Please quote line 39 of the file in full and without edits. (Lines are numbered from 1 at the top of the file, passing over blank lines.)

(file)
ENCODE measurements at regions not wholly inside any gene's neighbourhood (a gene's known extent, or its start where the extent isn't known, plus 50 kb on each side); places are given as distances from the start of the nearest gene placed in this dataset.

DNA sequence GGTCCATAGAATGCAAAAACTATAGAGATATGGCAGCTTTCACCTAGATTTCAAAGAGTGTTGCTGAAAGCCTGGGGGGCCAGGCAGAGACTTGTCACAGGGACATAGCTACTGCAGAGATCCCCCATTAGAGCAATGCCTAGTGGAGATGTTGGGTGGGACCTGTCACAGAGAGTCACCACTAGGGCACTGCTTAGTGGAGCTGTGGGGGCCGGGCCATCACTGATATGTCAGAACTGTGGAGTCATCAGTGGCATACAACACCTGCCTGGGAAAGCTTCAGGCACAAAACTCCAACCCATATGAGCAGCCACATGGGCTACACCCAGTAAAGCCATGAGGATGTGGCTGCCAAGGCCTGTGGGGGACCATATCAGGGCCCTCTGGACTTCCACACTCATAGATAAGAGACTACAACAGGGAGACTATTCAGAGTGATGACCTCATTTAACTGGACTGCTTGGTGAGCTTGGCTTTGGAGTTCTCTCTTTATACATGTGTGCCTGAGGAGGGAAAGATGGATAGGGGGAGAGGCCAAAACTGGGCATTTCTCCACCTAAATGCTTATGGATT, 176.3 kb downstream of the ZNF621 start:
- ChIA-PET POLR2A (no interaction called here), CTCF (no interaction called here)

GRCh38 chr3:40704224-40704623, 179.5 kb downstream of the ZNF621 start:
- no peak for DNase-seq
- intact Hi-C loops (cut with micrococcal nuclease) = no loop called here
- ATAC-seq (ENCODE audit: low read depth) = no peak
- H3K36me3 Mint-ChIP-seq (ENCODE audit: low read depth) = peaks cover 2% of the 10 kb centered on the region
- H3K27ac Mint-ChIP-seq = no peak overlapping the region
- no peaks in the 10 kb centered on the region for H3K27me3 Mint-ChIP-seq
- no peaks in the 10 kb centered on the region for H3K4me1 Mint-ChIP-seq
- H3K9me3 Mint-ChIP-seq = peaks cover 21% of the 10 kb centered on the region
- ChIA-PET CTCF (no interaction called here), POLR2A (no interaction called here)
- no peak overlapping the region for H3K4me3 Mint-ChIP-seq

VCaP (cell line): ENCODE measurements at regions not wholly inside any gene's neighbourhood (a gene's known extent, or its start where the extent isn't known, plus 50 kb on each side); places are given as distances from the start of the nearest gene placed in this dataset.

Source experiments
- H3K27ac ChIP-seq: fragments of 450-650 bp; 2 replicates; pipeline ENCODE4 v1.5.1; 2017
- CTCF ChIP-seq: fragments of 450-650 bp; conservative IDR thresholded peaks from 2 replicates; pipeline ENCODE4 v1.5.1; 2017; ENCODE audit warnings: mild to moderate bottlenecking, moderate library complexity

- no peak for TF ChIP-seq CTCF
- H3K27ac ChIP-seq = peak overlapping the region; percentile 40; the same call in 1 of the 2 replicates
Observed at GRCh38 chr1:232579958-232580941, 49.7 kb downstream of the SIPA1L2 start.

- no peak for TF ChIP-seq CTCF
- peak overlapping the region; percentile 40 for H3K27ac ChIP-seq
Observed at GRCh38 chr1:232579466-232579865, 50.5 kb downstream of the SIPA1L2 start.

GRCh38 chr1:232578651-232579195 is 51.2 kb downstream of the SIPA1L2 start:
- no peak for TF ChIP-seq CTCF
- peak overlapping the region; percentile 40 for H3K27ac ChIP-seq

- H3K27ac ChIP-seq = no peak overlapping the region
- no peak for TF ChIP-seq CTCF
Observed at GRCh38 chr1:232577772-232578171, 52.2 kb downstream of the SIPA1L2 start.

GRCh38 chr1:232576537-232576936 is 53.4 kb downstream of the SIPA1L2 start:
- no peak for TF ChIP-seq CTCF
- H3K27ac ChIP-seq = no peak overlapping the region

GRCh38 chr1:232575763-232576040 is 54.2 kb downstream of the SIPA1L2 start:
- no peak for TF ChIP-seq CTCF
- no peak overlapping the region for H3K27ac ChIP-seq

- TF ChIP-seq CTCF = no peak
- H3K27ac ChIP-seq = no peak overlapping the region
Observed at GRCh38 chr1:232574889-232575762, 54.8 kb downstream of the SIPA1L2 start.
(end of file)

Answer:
Observed at GRCh38 chr1:232574889-232575762, 54.8 kb downstream of the SIPA1L2 start.